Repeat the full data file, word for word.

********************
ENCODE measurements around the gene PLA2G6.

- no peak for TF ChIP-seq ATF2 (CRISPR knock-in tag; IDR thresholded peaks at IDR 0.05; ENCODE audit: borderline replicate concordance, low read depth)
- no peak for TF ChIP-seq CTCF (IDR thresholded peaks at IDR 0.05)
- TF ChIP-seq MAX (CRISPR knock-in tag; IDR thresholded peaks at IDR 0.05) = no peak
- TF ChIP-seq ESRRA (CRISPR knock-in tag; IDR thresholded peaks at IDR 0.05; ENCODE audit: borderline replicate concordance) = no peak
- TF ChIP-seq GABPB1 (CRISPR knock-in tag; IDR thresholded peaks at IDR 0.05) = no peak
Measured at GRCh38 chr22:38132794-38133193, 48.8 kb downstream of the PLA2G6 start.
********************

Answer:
ENCODE measurements around the gene PLA2G6.

- no peak for TF ChIP-seq ATF2 (CRISPR knock-in tag; IDR thresholded peaks at IDR 0.05; ENCODE audit: borderline replicate concordance, low read depth)
- no peak for TF ChIP-seq CTCF (IDR thresholded peaks at IDR 0.05)
- TF ChIP-seq MAX (CRISPR knock-in tag; IDR thresholded peaks at IDR 0.05) = no peak
- TF ChIP-seq ESRRA (CRISPR knock-in tag; IDR thresholded peaks at IDR 0.05; ENCODE audit: borderline replicate concordance) = no peak
- TF ChIP-seq GABPB1 (CRISPR knock-in tag; IDR thresholded peaks at IDR 0.05) = no peak
Measured at GRCh38 chr22:38132794-38133193, 48.8 kb downstream of the PLA2G6 start.